This is an impressive book, and I want to know more about it. What I do know is that it was published around the same time as Gone With the Wind and lived comfortably under that blockbuster’s shadow for a couple of years on the best seller list. And it was made into a movie, starring the perfectly cast Henry Fonda and the badly miscast Claudette Colbert, which was directed by the masterful John Ford, apparently in one of his less than masterful efforts. I’ve said elsewhere, I think, that I first got around to this book in June and read 75 pages and I knew then that it was well-written and ambitious. More recently I was going to jump ahead and watch the movie, but after looking at just a couple of scenes I realized that I wanted to know the book first, so I went back to it.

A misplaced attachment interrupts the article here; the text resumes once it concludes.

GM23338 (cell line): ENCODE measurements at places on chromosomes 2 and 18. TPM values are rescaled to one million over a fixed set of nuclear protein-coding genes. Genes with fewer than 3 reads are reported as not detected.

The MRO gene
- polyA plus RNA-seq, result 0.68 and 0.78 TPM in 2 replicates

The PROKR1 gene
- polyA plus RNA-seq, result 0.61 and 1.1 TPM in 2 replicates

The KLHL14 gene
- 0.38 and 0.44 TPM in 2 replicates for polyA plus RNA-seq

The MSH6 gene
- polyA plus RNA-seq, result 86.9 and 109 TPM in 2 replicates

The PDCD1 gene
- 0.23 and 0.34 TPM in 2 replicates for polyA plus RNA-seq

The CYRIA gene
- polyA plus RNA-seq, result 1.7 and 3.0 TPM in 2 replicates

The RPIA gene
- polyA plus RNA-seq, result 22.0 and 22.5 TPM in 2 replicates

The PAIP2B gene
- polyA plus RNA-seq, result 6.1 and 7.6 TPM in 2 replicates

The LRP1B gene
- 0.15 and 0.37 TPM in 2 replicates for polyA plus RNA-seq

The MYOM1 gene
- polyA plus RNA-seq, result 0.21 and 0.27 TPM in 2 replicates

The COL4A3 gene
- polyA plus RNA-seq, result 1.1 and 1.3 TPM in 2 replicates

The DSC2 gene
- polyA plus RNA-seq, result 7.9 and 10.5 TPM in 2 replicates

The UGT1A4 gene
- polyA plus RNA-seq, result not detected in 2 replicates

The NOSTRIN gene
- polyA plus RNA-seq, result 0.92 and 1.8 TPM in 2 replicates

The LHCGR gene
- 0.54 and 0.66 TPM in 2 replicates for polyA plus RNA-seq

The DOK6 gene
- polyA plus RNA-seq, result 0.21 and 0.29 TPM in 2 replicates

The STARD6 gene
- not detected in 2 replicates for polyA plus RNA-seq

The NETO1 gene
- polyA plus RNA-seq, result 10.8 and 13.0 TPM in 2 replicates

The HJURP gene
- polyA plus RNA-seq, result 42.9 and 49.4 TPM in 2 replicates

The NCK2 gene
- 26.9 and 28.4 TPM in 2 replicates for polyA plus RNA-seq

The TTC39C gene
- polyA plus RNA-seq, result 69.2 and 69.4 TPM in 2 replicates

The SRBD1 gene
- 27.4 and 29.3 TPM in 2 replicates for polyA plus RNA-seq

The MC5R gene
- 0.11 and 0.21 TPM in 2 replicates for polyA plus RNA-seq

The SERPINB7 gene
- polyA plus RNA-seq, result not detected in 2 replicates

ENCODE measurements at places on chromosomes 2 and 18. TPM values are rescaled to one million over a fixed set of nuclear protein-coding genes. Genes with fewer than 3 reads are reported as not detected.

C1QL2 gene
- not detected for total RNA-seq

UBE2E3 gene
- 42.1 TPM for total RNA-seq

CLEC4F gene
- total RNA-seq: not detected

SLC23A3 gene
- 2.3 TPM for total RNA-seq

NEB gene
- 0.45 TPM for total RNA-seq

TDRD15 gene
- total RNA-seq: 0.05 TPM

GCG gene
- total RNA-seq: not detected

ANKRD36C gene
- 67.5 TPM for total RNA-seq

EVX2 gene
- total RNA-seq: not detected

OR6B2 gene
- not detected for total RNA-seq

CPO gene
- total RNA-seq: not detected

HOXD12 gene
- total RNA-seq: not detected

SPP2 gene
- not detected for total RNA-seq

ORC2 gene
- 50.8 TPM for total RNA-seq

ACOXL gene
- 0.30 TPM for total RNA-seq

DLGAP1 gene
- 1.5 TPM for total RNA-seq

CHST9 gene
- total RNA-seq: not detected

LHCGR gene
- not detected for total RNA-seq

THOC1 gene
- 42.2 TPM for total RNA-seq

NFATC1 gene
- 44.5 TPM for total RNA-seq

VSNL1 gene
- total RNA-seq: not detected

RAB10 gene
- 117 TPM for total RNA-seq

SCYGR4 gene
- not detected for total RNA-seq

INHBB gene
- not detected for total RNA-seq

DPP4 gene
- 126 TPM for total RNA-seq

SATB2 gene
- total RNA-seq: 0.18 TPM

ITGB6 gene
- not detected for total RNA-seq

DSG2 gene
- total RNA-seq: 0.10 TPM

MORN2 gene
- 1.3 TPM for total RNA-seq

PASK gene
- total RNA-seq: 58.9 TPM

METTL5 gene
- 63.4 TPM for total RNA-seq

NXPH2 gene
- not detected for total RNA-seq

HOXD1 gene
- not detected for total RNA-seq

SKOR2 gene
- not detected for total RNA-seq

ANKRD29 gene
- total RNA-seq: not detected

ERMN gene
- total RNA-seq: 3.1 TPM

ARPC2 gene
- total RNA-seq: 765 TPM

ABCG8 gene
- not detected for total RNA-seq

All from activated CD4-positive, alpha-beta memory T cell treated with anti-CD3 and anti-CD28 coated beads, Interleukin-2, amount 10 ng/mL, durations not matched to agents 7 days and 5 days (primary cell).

The book is long, and it has something like an epic quality. I read it in two additional sequences–first, about 200 pages on vacation at the end of August, and then finishing the last 200 pp. (466 total) last week after taking a break and reading a couple of Janet Malcolm books and going back to work. Gone With the Wind is probably not a bad model for the structure and method here, although I’ve never read it. The fact that the GWtW movie was a definitive blockbuster slightly obscures the commercial achievement of Margaret Mitchell’s book. Was it the most popular novel of the 20th century? Of the first half of it, at least? Is it weird how it repeated the success of Uncle Tom’s Cabin almost 100 years later?